Granted, few of us might have visited Indonesia, ranked 20. But, most certainly, many more people in this audience have travelled to South Africa, ranked 30. The promise to make Nigeria top 20 economy by the year 2020 amounts to transforming the Nigerian economy so rapidly that it would surpass that of South Africa.

Irrespective of which roads took you to this place today, you might answer the question yourself if Nigeria can develop the roads to compare with those of South Africa in eight years. Promises to reconstruct the East-West road from Warri to Calabar through Portharcourt and Ogoniland have been made since the 1970s.

More than 40 years after, arguably the most important road in Nigeria is still under construction. The contract for Lagos-Ibadan Expressway, which was awarded in 2009, had been terminated and re-awarded; the Portharcourt-Aba- Enugu road suffers from benign neglect – just to mention a few.

In neither South Africa nor Indonesia will you find an important road in such abysmal disrepair for so long.  Thus, if roads serve as proxy for other aspects of infrastructural development the question, “how realistic?” can again be asked and answered by each person for himself.  We will return to some of this later on.

Another obvious implication of that promise is that this country will, in fourteen years, 2007 inclusive, race past twenty one other nations to reach the coveted position. Among the countries our leaders expect will lay dormant while Nigeria climbs over them are the following:

•Indonesia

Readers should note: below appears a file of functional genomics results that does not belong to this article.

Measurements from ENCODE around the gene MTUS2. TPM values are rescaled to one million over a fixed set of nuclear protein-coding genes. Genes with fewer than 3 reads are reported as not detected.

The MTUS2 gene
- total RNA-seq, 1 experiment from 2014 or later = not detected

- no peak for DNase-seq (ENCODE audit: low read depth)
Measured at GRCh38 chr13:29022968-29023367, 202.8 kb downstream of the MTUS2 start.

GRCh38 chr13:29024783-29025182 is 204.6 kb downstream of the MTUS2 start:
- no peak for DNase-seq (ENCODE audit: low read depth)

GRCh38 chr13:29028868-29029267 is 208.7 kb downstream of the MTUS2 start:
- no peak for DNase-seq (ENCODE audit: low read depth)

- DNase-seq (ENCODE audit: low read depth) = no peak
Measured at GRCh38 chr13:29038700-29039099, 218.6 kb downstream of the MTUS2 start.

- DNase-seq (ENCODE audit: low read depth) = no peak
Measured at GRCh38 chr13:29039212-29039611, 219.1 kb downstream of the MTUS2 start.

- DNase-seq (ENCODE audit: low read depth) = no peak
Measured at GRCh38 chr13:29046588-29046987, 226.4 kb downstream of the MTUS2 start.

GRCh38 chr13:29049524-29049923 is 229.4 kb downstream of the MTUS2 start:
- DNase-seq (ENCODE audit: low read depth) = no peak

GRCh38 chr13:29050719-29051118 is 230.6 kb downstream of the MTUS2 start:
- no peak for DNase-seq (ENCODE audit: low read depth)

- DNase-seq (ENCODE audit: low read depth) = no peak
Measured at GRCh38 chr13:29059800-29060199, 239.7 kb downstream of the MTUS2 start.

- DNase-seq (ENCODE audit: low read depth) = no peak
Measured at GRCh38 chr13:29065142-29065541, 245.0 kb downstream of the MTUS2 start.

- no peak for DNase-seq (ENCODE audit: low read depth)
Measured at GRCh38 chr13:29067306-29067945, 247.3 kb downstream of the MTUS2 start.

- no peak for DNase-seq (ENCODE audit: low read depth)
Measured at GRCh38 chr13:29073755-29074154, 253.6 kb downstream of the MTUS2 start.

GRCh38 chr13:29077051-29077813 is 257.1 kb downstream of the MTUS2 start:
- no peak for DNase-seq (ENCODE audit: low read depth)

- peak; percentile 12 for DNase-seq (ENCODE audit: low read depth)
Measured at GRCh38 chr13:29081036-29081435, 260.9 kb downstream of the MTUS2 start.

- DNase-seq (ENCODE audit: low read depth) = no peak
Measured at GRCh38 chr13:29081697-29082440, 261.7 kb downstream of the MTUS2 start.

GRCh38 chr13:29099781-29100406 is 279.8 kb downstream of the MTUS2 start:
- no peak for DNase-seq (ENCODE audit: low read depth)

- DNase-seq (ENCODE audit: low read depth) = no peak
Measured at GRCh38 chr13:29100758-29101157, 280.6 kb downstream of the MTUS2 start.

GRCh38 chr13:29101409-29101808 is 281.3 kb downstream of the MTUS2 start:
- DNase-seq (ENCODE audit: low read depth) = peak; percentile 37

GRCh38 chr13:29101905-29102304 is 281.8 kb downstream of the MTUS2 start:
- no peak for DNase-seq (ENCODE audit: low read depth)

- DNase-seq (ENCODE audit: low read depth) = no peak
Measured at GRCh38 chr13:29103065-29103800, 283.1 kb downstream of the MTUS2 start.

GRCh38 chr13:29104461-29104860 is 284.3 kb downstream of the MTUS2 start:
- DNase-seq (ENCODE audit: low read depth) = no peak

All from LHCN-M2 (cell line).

•Switzerland

•Saudi Arabia

•Iran

•South Africa

•Argentina

•Thailand

There are more of them but the short list should provide the distinguished alumni of Government College, Ughelli, with sufficient information on which to decide for yourselves if the nations mentioned above are easy pushovers – given their years of track record of economic progress and achievements.

There is absolutely nothing wrong with a nation having ambition to reach the top, especially one that is blessed with abundant resources like Nigeria. But, it is the verdict of economic history and experience that abundant, even superfluous natural resources alone can never confer lasting advantage or competitive superiority on any nation.

Adam Smith, 1723-1790, in his opus magnum, THE WEALTH OF NATIONS, had declared that, “What improves the circumstances of the greater part can never be regarded as an inconvenience to the whole. No society can surely be flourishing and happy of which the far greater part of the members are poor”. (VANGUARD BOOK OF QUOTATIONS p 271).

In none of the countries ranked among the top thirty can we find more than twenty per cent of the population living on less than $2 a day. In Saudi Arabia there is nobody so destitute. The domestic aggregate consumption is therefore large enough to create vast opportunities for manufacturing and by extension job creation. By contrast, 70 per cent of Nigerians live in poverty, mostly unable to procure the outputs of a modern economy. This partly explains why manufacturing is declining and joblessness is ever rising.

It is pertinent to end this segment of the lecture by pointing out that none of the nations above achieved their current status in less than a generation, which, in economics, is defined as thirty years. A country like Switzerland had taken over four hundred years to reach its present status — perhaps because they had no magicians running their government in those glorious years.

To be continued…